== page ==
If you cannot reach a private agreement yourselves, the first step is to speak to your solicitor. They may be able to suggest alternatives and to speak with your ex-partner’s solicitor and come to some agreement, again without involving the Courts directly. You may want to consider using collaborative law to reach an agreement with your ex-partner without going to court.

If this proves impossible, the Court can become involved and will make the decision based on the evidence they receive. They will need details of the children such as their ages, their wishes and feelings, the ability of the parents to meet their needs and any other information they feel relevant. They may ask for a Welfare Report, which is a detailed report looking at all of these aspects, which is drawn up by an expert who deals with these cases on a day to day basis. This will usually involve a visit to where the children are living and, if they are old enough, asking them questions on how they feel. This report can sometimes take twelve weeks to complete.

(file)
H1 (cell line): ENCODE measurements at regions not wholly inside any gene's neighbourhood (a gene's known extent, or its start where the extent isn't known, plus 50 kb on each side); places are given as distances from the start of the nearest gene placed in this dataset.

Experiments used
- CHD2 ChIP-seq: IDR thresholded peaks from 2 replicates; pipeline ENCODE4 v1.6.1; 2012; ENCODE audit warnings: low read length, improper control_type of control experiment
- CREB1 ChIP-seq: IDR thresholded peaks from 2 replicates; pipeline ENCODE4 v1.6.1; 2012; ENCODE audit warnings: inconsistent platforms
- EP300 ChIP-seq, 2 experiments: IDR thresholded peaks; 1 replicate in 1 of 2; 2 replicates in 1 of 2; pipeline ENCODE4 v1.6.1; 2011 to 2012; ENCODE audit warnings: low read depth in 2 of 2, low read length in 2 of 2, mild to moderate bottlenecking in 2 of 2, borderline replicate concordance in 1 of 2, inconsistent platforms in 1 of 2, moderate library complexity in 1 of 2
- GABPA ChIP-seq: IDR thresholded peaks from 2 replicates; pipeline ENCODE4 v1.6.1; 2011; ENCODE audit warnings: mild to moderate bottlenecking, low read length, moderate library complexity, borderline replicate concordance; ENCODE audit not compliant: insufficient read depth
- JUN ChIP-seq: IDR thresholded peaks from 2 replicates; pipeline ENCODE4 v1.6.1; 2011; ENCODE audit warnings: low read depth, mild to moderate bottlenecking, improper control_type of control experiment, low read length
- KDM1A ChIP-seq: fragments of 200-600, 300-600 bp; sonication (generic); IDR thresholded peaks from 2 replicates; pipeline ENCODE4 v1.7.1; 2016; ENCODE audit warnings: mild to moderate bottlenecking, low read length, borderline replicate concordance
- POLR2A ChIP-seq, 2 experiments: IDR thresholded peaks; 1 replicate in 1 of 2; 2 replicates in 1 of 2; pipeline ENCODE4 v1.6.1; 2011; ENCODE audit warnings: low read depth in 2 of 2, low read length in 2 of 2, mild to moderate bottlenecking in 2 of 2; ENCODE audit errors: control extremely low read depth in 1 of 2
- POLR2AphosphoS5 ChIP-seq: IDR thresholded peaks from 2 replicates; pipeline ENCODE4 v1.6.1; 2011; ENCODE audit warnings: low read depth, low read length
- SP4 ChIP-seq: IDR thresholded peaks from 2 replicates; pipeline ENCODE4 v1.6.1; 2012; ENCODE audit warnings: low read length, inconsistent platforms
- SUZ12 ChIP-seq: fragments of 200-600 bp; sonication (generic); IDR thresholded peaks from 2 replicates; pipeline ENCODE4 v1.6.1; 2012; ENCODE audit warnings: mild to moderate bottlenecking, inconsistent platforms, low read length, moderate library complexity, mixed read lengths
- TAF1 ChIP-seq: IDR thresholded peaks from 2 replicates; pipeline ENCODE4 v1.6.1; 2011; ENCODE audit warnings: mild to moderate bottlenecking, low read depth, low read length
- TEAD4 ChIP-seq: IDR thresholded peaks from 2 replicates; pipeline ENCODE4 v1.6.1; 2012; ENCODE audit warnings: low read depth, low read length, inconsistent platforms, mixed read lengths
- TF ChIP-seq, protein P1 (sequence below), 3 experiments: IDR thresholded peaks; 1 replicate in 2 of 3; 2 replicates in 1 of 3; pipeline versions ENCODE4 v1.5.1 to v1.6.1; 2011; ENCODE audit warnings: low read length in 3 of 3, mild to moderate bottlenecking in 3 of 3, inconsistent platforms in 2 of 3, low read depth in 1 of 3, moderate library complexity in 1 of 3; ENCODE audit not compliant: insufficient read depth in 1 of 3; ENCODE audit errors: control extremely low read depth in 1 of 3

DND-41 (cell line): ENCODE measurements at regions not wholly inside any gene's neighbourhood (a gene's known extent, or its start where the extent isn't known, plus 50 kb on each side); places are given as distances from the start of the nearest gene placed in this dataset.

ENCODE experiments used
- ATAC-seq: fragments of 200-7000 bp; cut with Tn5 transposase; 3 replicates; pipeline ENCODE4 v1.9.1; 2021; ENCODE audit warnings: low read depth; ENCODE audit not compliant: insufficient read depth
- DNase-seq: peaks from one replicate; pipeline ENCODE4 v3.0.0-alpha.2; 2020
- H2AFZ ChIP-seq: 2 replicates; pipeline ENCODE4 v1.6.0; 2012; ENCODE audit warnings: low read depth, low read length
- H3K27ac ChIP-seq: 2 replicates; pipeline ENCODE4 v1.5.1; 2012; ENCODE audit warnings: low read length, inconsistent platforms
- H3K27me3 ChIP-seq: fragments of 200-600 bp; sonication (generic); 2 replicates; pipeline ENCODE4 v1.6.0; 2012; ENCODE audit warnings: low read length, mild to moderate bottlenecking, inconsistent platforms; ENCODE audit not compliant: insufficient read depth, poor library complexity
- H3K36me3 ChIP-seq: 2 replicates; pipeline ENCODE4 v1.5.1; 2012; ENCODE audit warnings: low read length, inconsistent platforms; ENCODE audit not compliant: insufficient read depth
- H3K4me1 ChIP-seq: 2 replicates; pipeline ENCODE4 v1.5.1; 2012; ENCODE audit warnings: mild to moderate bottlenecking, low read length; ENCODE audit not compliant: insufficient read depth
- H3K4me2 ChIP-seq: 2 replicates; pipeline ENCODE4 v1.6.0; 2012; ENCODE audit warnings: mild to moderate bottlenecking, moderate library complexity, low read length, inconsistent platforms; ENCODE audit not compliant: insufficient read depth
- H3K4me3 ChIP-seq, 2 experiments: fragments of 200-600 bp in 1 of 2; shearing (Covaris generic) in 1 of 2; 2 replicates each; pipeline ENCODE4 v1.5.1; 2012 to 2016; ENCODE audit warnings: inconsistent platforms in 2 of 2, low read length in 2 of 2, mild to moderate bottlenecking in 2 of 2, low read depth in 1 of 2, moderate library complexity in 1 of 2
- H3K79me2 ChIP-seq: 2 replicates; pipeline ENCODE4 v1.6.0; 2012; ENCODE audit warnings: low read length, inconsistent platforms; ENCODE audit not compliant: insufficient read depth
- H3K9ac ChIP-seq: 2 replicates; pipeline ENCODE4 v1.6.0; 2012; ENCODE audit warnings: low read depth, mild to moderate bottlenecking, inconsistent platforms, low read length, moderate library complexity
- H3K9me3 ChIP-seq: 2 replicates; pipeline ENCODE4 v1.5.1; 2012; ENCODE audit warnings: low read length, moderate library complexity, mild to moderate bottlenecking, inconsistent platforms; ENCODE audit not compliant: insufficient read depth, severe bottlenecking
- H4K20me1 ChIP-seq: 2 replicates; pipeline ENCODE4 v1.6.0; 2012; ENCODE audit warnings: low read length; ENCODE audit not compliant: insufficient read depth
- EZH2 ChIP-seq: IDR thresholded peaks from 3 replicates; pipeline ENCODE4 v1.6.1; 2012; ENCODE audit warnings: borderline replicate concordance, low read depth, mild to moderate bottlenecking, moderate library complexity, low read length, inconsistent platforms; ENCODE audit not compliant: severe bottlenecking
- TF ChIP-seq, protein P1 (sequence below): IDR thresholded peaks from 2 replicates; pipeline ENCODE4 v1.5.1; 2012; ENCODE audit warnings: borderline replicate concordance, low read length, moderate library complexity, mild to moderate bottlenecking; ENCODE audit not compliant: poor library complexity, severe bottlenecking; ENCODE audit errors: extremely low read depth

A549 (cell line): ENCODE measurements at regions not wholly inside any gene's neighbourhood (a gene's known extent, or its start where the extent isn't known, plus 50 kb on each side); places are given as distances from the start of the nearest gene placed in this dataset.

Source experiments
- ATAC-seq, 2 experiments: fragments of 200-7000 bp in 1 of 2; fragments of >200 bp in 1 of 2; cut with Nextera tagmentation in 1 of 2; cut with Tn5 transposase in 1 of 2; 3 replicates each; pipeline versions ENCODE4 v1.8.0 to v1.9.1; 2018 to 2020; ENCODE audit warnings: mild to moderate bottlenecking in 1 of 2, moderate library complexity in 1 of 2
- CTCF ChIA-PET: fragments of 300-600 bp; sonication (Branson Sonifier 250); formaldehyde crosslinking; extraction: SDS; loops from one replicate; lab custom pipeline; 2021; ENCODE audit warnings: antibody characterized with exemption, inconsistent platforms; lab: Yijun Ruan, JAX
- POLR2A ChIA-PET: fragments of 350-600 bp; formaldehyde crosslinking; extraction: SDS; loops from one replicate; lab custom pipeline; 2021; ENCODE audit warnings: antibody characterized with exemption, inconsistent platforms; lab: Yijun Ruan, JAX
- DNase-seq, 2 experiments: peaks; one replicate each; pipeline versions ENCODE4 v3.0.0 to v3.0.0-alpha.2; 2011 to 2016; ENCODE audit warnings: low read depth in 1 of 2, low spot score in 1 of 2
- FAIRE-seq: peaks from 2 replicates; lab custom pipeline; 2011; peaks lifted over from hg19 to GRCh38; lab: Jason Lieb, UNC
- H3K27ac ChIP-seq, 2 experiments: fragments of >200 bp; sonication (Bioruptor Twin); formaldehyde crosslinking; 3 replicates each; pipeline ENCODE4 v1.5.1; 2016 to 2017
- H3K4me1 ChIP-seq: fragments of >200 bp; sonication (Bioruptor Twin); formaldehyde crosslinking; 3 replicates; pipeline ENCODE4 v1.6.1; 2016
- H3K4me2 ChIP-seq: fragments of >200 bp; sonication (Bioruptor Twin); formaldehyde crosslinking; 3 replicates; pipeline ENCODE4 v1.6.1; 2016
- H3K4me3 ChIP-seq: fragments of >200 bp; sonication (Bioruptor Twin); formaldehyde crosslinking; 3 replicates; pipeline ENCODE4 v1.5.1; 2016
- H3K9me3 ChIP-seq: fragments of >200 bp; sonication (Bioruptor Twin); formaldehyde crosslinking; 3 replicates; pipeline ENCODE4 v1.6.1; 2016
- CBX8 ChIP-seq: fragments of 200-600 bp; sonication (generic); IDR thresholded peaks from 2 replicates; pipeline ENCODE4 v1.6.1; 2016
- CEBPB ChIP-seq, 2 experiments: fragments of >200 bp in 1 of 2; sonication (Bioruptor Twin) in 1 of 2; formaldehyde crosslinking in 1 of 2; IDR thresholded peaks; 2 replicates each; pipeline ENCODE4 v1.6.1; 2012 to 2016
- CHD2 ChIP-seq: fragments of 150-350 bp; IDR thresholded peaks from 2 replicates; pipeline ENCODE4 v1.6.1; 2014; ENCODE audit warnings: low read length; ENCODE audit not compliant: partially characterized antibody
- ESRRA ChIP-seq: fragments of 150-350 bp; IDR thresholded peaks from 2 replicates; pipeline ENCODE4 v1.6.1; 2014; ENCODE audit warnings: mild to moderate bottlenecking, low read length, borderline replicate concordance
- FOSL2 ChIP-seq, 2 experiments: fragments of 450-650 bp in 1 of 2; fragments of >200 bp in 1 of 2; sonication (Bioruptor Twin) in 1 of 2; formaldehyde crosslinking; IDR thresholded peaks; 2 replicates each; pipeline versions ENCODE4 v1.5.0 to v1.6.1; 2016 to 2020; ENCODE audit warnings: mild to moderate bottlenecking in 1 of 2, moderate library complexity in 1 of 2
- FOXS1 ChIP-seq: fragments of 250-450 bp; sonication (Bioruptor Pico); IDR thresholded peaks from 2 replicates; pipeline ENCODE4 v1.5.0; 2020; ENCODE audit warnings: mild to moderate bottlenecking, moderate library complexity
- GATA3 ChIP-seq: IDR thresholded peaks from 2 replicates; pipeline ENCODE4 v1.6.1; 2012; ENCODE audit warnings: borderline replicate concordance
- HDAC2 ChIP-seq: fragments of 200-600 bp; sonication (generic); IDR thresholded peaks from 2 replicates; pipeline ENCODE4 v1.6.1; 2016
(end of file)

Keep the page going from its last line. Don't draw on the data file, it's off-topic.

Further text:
What Will The Court Decide?
The Court can decide both where the children live, and when and where the parents can have contact with their children. The Court’s initial view is for no Orders to be made unless necessary in the hope that the parents can agree all children issues. The best interests of the children will be of paramount consideration to the Court.

What Happens To The Children If We Are Not Married?